‘You have to be a bit nuts:’ Italian enthusiasts rebuild a WWI tank

Italy engineered the Fiat 2000 tank to help it in World War I, but the war ended before the weapon could be put to use. Though it never got much of a chance as a war machine, engineering enthusiasts have recreated one to highlight “the best Italian technology on offer” from a bygone era.

The last time anyone saw a Fiat 2000, a pioneering World War I-era Italian tank, Mussolini was busy invading Abyssinia and Hitler was hosting the infamous 1936 Berlin Olympics.

More than 80 years on, a group of Italian enthusiasts has set out to rebuild the tank from scratch, to pay tribute to what they call a marvel of engineering.

“You have to be a bit nuts do it, but the passion for mechanics leads you to this and more,” Giancarlo Marin, an entrepreneur based in the north-eastern Veneto region, and who sponsored the project, told dpa.

“I was born a mechanic and I will die a mechanic. I don’t have blood, but oil running in my veins,” the 80-year-old said. “When they presented the idea to me, my adrenaline jumped to 100.”

Marin’s day job is running SVECOM, an industrial equipment company that produces expanding shafts and other machinery used for the winding and unwinding of reels.

He also established the Armed Forces Museum 1914-1945 in his hometown of Montecchio Maggiore, east of Venice. That is how he joined the Fiat 2000 project.

Tanks were the biggest innovation in World War I. The British were the first to use them in battle, followed by the French and Germans.

Italy joined the war in 1915 to fight alongside Britain and France against Austria. The Fiat 2000 was developed too late for it to be used in action.

Nonetheless, the tank was impressive, weighing around 40 tons, with a tougher armour than its rivals and equipped with seven machine guns and a 65-millimetre cannon firing from a swivelling turret.

“At the time, it was the best Italian technology on offer,” Marin said.

Only two prototypes were made. One was used after World War I in Libya, then an Italian colony, and was abandoned there. The other was last photographed in an army barracks in Bologna in 1936.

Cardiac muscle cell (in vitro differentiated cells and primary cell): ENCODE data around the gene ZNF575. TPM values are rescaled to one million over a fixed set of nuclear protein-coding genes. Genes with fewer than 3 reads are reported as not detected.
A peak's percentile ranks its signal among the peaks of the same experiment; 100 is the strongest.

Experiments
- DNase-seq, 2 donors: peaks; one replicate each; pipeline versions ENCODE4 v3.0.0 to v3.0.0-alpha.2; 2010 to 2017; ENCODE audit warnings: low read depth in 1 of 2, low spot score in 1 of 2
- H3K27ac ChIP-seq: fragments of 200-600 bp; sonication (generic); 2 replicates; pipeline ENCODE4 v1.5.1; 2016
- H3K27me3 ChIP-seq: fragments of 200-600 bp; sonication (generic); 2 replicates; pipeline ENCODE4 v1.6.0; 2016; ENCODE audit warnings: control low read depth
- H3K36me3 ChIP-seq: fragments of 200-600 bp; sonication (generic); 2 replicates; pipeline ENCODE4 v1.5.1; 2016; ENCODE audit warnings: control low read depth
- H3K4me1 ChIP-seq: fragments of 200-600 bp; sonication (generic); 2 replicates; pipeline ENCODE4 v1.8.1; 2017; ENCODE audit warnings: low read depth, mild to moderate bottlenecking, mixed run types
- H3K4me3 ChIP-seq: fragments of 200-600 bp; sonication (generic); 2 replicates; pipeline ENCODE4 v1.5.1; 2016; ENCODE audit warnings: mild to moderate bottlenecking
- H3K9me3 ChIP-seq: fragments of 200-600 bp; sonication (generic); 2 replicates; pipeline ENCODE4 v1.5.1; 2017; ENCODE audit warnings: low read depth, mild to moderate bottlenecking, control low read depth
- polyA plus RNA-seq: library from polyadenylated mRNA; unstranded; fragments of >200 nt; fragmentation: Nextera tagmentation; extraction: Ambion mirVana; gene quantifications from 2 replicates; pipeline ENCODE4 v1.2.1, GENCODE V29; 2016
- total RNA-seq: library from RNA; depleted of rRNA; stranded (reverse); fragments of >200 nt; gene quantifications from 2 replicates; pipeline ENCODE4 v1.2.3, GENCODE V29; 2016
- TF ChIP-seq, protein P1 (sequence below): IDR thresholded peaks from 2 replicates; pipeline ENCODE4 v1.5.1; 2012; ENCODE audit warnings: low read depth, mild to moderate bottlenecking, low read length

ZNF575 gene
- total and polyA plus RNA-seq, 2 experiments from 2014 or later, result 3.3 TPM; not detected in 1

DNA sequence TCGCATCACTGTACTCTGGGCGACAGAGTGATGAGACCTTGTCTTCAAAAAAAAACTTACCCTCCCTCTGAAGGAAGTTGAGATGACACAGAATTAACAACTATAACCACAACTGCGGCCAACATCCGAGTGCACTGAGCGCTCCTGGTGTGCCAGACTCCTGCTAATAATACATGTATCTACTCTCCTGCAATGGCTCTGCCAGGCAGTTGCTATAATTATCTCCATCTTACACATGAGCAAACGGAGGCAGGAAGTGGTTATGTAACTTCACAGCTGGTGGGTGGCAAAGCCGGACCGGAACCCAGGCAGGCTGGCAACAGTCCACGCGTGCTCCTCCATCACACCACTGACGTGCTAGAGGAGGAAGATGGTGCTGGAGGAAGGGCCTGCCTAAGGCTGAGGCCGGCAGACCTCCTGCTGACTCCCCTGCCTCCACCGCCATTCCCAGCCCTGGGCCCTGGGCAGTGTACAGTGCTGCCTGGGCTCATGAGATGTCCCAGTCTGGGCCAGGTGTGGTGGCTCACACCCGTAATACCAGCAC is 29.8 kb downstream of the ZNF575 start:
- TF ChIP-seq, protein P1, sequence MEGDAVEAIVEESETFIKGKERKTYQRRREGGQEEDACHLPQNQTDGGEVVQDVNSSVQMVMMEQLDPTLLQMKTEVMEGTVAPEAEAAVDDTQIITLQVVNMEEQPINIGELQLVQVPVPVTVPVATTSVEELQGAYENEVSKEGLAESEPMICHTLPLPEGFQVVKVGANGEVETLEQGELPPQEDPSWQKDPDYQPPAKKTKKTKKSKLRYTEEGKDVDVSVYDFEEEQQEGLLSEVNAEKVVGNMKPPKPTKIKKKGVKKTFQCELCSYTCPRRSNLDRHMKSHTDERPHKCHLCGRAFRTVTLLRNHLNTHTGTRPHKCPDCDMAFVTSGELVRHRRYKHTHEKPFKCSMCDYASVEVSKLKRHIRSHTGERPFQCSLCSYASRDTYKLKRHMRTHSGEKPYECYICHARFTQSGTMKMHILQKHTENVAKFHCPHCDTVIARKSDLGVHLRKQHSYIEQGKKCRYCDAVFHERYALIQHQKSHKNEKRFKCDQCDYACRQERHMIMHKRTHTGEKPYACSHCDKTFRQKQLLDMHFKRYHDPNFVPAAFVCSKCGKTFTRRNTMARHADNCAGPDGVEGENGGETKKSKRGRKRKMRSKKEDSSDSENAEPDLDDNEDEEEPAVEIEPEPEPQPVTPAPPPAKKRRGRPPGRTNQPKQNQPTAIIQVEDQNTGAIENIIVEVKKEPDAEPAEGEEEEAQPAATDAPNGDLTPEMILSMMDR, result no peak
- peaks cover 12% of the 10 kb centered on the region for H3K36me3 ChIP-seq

Amateur historian Andrea Cionci retold the Fiat 2000 story three years ago in La Stampa newspaper.

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The Italian National Tankers Association (ANCI) and SPA Militare, a group of vintage military vehicles’ enthusiasts, decided to rebuild the tank.

They managed to raise 35,000 euros (39,000 dollars), partly through an online campaign. They gained an idea of the shape and dimensions of the tank after sourcing old blueprints, a scale model and period photographs.

But given the price of all the steel needed, the project remained confined to the drawing board until Marin joined in late 2018, with money and a workshop where the replica could be built.

Marin refuses to say how much the enterprise has cost him. He just jokes about the “sacrifice” he and others made by dedicating their free time to the tank rather than their wives.

“For the past two years, we haven’t been with our women very much, if you know what I mean,” he said, with a wink that came through even by telephone.

The Fiat 2000 is now nearly complete. It works, although it is still missing some track coverings. And obviously, it is not armed.

The fans’ plan is to put it on display in the Armed Forces Museum 1914-1945, in hopes of boosting visitor numbers.

For now, Marin and the others play with the tank on weekends.

“We even had a little accident … it’s pretty big and you can’t see very well from the driving position, so we bumped again a boiler [that was in the workshop]: it’s all part of the fun,” he said.

But Marin stressed that his interest in tanks and other armoured vehicles stems from a passion for mechanical engineering, rather than warmongering.

“To me, it is important that the Fiat 2000 did not do any damage [in World War I],” he said. “I just see it as a wonderful project by Fiat.”


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